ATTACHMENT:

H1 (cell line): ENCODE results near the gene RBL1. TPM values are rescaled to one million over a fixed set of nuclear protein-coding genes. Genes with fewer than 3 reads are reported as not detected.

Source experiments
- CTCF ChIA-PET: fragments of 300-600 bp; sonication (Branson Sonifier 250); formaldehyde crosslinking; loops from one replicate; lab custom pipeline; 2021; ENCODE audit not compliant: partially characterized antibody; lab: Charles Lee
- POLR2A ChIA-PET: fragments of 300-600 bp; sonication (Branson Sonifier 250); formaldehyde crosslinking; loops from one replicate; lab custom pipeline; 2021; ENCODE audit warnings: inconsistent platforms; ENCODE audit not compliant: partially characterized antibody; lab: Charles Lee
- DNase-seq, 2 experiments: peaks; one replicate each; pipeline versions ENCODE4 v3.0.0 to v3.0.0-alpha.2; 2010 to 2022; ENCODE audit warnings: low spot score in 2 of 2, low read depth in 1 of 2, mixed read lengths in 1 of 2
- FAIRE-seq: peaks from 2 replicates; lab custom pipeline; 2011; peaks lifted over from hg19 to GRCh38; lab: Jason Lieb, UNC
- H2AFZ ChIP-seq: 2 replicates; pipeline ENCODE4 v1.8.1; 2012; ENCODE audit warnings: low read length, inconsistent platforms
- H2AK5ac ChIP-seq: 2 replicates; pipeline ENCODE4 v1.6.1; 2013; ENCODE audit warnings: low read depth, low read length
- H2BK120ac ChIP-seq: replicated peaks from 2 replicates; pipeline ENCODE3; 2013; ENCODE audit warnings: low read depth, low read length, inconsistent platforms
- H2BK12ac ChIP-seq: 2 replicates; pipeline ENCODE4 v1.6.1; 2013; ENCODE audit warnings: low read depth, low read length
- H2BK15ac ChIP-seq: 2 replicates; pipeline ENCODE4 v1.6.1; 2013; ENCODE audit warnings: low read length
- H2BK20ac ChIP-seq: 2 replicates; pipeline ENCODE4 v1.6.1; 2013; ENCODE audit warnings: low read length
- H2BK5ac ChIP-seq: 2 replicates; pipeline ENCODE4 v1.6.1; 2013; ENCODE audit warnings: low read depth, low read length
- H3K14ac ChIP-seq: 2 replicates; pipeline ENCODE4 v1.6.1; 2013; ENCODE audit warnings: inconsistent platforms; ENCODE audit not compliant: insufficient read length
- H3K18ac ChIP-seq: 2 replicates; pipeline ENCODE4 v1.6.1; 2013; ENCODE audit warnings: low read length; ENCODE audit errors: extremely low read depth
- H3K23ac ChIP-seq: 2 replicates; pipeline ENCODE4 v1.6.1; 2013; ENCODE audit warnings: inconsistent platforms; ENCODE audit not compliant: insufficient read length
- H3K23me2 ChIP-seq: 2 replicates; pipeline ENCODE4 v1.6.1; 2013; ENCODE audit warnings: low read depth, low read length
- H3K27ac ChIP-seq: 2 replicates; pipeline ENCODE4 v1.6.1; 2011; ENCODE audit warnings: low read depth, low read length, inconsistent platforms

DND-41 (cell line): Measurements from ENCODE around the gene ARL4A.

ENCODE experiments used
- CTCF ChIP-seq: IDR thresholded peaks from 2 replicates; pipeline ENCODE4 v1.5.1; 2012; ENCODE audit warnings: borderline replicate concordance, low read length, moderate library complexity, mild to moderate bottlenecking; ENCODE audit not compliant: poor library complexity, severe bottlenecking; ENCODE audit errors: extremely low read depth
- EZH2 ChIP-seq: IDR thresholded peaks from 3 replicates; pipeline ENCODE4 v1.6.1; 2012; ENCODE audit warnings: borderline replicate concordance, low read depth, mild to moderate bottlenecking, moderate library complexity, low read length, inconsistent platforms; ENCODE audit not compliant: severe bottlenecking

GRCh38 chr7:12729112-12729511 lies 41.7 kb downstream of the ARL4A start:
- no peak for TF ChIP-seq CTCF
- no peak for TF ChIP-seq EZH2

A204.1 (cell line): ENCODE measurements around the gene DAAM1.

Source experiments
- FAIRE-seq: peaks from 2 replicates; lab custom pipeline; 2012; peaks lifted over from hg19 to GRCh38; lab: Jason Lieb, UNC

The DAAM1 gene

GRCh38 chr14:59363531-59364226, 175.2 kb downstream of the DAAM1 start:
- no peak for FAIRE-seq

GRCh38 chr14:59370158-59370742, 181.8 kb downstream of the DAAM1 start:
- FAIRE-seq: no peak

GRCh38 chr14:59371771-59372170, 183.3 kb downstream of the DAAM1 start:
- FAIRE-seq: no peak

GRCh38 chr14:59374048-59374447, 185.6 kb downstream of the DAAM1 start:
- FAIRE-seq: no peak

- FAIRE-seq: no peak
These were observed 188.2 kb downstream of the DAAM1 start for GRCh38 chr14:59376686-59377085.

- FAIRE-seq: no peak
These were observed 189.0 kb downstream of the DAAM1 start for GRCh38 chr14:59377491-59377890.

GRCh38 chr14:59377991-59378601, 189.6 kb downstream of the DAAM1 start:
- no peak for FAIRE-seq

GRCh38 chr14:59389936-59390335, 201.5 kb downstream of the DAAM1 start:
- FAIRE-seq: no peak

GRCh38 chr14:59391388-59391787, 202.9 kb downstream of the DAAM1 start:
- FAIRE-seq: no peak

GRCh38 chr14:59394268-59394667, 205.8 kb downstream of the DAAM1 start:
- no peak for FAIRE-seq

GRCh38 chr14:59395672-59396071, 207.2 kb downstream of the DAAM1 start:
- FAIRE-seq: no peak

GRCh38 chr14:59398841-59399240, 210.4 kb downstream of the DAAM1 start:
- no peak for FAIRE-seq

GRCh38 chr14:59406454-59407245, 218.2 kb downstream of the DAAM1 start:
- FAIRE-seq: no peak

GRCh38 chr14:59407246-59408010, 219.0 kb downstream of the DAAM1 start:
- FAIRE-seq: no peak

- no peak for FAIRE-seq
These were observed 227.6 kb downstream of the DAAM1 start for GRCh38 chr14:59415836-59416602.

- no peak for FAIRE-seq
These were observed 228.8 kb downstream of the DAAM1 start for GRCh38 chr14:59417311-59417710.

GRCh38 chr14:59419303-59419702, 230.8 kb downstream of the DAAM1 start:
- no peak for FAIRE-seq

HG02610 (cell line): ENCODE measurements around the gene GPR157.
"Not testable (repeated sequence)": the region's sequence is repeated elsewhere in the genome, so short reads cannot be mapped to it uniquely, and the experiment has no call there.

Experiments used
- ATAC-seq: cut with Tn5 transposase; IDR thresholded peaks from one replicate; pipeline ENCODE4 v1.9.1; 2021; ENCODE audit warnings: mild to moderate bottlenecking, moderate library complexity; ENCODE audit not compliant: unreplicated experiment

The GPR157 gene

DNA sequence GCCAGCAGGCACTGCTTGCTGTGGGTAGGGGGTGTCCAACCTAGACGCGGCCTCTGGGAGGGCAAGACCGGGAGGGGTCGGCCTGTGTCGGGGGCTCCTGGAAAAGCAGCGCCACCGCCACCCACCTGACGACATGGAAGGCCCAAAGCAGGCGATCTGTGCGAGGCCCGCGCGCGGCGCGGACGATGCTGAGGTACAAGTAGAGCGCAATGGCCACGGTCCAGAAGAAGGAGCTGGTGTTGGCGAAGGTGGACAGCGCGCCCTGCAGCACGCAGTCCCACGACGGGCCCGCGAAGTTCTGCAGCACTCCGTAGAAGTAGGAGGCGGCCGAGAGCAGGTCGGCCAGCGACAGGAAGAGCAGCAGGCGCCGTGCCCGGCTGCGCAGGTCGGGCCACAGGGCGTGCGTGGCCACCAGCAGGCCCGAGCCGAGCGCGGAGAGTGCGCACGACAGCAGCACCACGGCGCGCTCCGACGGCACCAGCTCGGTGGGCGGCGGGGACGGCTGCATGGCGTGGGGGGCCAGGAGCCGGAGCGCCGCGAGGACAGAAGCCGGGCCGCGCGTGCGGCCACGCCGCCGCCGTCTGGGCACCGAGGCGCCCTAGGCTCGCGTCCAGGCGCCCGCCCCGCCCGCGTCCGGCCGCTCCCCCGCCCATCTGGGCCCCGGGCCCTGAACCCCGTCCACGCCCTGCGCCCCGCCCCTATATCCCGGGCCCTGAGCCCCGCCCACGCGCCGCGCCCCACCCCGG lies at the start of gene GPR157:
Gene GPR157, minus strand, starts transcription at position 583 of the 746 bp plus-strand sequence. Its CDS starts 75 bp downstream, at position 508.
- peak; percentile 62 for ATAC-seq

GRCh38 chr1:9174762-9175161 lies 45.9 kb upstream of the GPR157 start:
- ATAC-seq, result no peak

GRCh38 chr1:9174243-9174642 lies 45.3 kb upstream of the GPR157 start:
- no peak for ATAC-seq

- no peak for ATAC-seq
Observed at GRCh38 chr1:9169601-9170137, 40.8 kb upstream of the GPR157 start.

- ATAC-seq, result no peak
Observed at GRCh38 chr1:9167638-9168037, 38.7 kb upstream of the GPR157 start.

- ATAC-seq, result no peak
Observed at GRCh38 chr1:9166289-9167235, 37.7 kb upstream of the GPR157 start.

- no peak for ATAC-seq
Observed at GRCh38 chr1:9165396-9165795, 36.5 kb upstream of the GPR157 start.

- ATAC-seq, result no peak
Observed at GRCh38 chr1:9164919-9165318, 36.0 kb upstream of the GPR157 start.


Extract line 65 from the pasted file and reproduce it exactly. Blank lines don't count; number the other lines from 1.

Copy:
"Not testable (repeated sequence)": the region's sequence is repeated elsewhere in the genome, so short reads cannot be mapped to it uniquely, and the experiment has no call there.